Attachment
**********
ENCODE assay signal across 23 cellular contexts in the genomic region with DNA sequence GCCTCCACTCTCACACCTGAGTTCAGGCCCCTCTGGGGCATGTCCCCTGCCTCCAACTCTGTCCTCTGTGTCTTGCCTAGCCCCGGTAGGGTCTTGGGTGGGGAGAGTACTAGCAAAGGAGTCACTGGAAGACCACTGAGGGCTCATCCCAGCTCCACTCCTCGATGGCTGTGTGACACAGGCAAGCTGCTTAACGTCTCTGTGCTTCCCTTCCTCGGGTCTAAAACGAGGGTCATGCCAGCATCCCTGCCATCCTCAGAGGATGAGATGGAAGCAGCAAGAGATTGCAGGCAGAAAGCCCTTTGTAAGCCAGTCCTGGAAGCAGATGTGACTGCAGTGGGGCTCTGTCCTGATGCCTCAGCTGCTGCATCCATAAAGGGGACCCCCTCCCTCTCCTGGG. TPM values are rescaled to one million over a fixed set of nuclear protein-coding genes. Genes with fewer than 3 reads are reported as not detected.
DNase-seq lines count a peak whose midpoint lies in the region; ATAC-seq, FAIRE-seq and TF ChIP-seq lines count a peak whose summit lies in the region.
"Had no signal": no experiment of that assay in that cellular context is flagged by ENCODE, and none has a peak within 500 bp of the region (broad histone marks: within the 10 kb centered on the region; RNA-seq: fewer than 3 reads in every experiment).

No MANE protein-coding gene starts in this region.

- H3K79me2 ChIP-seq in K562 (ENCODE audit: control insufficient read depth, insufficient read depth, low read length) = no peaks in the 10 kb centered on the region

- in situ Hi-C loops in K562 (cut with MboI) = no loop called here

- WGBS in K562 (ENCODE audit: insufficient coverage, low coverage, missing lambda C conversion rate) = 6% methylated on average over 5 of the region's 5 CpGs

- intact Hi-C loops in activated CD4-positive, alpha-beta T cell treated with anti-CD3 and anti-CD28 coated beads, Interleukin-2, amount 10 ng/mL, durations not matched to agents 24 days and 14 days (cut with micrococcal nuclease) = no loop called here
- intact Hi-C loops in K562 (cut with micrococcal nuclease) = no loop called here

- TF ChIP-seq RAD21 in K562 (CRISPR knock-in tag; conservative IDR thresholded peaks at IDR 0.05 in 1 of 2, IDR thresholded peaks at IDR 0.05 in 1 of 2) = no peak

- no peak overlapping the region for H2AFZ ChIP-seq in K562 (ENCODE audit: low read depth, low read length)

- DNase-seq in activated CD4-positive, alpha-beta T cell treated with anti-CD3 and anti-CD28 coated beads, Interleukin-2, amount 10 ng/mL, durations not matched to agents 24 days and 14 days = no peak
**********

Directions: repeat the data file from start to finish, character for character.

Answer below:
ENCODE assay signal across 23 cellular contexts in the genomic region with DNA sequence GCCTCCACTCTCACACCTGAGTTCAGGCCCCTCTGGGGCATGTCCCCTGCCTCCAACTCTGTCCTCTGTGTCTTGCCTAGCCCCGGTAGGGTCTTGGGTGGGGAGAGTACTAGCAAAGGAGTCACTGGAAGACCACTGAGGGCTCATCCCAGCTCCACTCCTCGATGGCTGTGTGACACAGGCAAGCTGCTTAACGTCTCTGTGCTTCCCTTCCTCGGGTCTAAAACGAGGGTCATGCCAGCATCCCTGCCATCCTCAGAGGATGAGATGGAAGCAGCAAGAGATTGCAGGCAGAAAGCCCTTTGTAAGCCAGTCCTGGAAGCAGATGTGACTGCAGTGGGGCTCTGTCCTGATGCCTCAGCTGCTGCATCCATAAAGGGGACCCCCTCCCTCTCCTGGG. TPM values are rescaled to one million over a fixed set of nuclear protein-coding genes. Genes with fewer than 3 reads are reported as not detected.
DNase-seq lines count a peak whose midpoint lies in the region; ATAC-seq, FAIRE-seq and TF ChIP-seq lines count a peak whose summit lies in the region.
"Had no signal": no experiment of that assay in that cellular context is flagged by ENCODE, and none has a peak within 500 bp of the region (broad histone marks: within the 10 kb centered on the region; RNA-seq: fewer than 3 reads in every experiment).

No MANE protein-coding gene starts in this region.

- H3K79me2 ChIP-seq in K562 (ENCODE audit: control insufficient read depth, insufficient read depth, low read length) = no peaks in the 10 kb centered on the region

- in situ Hi-C loops in K562 (cut with MboI) = no loop called here

- WGBS in K562 (ENCODE audit: insufficient coverage, low coverage, missing lambda C conversion rate) = 6% methylated on average over 5 of the region's 5 CpGs

- intact Hi-C loops in activated CD4-positive, alpha-beta T cell treated with anti-CD3 and anti-CD28 coated beads, Interleukin-2, amount 10 ng/mL, durations not matched to agents 24 days and 14 days (cut with micrococcal nuclease) = no loop called here
- intact Hi-C loops in K562 (cut with micrococcal nuclease) = no loop called here

- TF ChIP-seq RAD21 in K562 (CRISPR knock-in tag; conservative IDR thresholded peaks at IDR 0.05 in 1 of 2, IDR thresholded peaks at IDR 0.05 in 1 of 2) = no peak

- no peak overlapping the region for H2AFZ ChIP-seq in K562 (ENCODE audit: low read depth, low read length)

- DNase-seq in activated CD4-positive, alpha-beta T cell treated with anti-CD3 and anti-CD28 coated beads, Interleukin-2, amount 10 ng/mL, durations not matched to agents 24 days and 14 days = no peak